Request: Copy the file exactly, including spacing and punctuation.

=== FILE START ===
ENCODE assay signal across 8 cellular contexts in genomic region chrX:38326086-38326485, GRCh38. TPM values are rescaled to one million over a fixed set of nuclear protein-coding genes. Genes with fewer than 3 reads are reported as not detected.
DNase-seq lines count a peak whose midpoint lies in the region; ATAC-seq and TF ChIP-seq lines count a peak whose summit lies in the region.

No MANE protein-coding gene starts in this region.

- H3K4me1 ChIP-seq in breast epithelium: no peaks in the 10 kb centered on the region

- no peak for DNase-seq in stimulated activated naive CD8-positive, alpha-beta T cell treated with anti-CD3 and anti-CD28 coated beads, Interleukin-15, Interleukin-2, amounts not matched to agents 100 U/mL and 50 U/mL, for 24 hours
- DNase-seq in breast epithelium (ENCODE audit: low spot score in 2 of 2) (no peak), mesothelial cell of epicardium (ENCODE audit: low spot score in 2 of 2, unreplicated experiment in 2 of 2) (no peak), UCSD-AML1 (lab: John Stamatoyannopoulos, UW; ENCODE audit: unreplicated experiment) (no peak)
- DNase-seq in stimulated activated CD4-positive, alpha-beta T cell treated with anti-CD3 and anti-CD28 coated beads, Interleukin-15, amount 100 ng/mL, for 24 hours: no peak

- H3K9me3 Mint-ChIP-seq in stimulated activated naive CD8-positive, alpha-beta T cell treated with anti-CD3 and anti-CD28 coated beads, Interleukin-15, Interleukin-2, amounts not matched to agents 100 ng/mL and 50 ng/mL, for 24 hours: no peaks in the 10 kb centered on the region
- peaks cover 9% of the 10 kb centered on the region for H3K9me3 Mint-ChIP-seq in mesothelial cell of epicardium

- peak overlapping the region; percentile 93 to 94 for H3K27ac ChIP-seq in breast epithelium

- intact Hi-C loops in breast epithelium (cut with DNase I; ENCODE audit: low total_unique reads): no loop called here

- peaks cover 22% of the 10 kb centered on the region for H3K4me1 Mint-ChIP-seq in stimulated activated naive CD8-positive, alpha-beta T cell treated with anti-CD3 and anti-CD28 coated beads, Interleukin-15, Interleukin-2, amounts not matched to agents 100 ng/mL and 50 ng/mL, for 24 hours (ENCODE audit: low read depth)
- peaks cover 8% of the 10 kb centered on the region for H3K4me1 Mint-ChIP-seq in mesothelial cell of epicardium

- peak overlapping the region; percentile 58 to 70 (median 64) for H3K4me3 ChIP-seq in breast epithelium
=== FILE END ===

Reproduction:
ENCODE assay signal across 8 cellular contexts in genomic region chrX:38326086-38326485, GRCh38. TPM values are rescaled to one million over a fixed set of nuclear protein-coding genes. Genes with fewer than 3 reads are reported as not detected.
DNase-seq lines count a peak whose midpoint lies in the region; ATAC-seq and TF ChIP-seq lines count a peak whose summit lies in the region.

No MANE protein-coding gene starts in this region.

- H3K4me1 ChIP-seq in breast epithelium: no peaks in the 10 kb centered on the region

- no peak for DNase-seq in stimulated activated naive CD8-positive, alpha-beta T cell treated with anti-CD3 and anti-CD28 coated beads, Interleukin-15, Interleukin-2, amounts not matched to agents 100 U/mL and 50 U/mL, for 24 hours
- DNase-seq in breast epithelium (ENCODE audit: low spot score in 2 of 2) (no peak), mesothelial cell of epicardium (ENCODE audit: low spot score in 2 of 2, unreplicated experiment in 2 of 2) (no peak), UCSD-AML1 (lab: John Stamatoyannopoulos, UW; ENCODE audit: unreplicated experiment) (no peak)
- DNase-seq in stimulated activated CD4-positive, alpha-beta T cell treated with anti-CD3 and anti-CD28 coated beads, Interleukin-15, amount 100 ng/mL, for 24 hours: no peak

- H3K9me3 Mint-ChIP-seq in stimulated activated naive CD8-positive, alpha-beta T cell treated with anti-CD3 and anti-CD28 coated beads, Interleukin-15, Interleukin-2, amounts not matched to agents 100 ng/mL and 50 ng/mL, for 24 hours: no peaks in the 10 kb centered on the region
- peaks cover 9% of the 10 kb centered on the region for H3K9me3 Mint-ChIP-seq in mesothelial cell of epicardium

- peak overlapping the region; percentile 93 to 94 for H3K27ac ChIP-seq in breast epithelium

- intact Hi-C loops in breast epithelium (cut with DNase I; ENCODE audit: low total_unique reads): no loop called here

- peaks cover 22% of the 10 kb centered on the region for H3K4me1 Mint-ChIP-seq in stimulated activated naive CD8-positive, alpha-beta T cell treated with anti-CD3 and anti-CD28 coated beads, Interleukin-15, Interleukin-2, amounts not matched to agents 100 ng/mL and 50 ng/mL, for 24 hours (ENCODE audit: low read depth)
- peaks cover 8% of the 10 kb centered on the region for H3K4me1 Mint-ChIP-seq in mesothelial cell of epicardium

- peak overlapping the region; percentile 58 to 70 (median 64) for H3K4me3 ChIP-seq in breast epithelium